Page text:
I also taught at a community college for a year, learned front-of-house restaurant flow as a maitre d’hotel, and freelance wrote, contributing articles to Livestrong and Demand Studios. While spending my time doing these things, I honed my understanding of my skills, my interests, and my passions. I knew that food, cooking, writing, and science were core disciplines.
A highly respected mentor of mine suggested that I attend culinary school and find an outlet that married my passions, such as recipe development and food research, which is similar to the work I’d done with the start up. Graham Kerr’s recommendation reinforced what Josh had been telling me, and when I started considering the idea, it felt like someone was refocusing the lens.
Graham encouraged me to compare the different culinary schools in the local area, and he pointed out the Seattle Culinary Academy as his first choice, were he to attend a school. He had visited the program and had even given a presentation there. A good friend was a chef instructor there. The school offered a special veteran’s educational discount. It was a 9 minute walk plus 10 minute bus ride from my flat. All the pieces were so obvious. I was going to culinary school. And I started this blog to chronicle that experience.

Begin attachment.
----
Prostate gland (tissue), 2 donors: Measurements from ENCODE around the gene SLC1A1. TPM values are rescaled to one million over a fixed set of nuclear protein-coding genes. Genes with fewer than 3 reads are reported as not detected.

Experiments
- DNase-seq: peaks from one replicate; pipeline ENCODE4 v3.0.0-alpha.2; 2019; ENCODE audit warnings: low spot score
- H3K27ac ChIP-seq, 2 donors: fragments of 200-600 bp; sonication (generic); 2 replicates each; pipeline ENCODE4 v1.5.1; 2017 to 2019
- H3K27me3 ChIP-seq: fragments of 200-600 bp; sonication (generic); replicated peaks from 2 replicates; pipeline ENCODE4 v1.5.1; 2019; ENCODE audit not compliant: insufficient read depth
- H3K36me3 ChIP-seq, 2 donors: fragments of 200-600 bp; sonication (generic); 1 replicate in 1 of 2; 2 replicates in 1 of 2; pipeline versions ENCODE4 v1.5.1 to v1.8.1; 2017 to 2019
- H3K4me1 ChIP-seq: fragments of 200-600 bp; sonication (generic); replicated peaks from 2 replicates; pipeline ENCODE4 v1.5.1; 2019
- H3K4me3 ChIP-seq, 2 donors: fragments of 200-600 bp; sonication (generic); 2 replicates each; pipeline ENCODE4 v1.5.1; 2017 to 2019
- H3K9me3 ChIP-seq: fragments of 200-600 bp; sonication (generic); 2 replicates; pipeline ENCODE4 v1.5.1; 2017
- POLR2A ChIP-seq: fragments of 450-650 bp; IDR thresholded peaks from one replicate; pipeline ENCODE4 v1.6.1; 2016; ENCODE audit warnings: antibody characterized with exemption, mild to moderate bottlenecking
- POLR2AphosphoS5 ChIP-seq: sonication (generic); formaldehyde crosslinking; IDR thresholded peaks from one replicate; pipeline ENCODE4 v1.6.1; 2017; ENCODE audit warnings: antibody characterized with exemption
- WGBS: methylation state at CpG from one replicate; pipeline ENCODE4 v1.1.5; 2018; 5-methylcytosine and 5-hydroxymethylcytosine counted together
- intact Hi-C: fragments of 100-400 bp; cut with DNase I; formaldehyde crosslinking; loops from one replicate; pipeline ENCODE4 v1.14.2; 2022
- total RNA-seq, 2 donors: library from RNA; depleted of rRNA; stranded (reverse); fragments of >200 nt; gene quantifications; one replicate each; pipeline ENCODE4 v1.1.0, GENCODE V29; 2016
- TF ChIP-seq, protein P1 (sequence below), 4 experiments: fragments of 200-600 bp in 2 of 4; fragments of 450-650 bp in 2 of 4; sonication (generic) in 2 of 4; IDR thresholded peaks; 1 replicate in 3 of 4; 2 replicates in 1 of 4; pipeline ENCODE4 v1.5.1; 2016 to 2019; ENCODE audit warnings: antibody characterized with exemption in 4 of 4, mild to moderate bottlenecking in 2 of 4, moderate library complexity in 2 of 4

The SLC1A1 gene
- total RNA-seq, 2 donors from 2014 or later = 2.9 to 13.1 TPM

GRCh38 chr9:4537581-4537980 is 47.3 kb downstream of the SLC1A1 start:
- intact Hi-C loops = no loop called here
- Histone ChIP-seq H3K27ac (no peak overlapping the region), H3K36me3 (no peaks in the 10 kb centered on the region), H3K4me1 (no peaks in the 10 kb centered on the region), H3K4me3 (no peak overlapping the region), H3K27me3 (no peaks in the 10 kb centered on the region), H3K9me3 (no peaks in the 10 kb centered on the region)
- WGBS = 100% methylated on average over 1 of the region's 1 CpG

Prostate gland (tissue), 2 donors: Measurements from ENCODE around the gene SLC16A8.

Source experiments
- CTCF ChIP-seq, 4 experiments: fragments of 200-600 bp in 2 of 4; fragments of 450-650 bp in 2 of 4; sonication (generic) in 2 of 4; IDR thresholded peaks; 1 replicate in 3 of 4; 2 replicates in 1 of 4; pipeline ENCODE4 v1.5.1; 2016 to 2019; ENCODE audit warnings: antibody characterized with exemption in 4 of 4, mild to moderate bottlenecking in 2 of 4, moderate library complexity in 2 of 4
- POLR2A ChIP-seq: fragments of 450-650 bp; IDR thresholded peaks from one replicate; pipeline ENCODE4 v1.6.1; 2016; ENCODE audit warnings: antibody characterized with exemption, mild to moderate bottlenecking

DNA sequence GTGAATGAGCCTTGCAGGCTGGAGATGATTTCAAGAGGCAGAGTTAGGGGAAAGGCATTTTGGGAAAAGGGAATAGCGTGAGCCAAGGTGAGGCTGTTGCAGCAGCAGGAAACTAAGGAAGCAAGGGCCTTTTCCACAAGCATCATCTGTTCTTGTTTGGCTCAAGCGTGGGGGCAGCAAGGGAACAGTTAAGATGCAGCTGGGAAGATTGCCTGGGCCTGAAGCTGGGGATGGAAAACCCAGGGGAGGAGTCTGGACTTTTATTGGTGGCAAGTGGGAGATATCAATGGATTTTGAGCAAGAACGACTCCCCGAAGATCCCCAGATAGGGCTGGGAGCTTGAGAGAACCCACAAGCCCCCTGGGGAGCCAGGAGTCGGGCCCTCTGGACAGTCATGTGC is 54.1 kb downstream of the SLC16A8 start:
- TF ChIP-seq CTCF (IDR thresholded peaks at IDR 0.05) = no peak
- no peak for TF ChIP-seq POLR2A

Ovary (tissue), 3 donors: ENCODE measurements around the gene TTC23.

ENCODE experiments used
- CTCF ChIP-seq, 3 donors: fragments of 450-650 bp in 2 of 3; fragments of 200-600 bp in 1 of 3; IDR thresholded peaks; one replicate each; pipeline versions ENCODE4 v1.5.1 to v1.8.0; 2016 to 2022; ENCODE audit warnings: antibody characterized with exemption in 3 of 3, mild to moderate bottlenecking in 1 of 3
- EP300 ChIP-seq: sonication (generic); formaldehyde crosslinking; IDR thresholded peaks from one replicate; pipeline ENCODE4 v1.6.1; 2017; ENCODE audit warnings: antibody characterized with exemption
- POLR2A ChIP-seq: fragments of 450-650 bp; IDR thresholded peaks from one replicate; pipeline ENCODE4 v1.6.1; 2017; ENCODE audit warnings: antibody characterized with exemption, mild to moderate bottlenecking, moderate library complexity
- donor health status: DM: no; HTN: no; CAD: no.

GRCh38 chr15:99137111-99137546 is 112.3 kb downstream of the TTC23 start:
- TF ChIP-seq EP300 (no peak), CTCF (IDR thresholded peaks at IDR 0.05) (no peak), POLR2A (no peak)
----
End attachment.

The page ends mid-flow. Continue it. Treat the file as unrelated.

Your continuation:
So…back to the new job.
I have a new job just 8 months after my last new job. But I actually think this one is different, because it’s one that was hired with the intent of it being a long-term position. The food industry often has quick turnover, because cooks gain skills and move to new positions in the kitchen as they grow. When the restaurant has taught them all they can, the cooks can move somewhere that will require more learning. And so, when you look at my work history in that light, my progression (mostly) makes sense. Long-term isn’t typical of cooking jobs, and long-term isn’t common for many entrepreneurial endeavors, freelance work, or adjunct professorships. That’s been the bulk of my experience since ’06. So, all said, it’s not an especially fickle record.
This job… well, you’ve been reading enough. Until the next episode.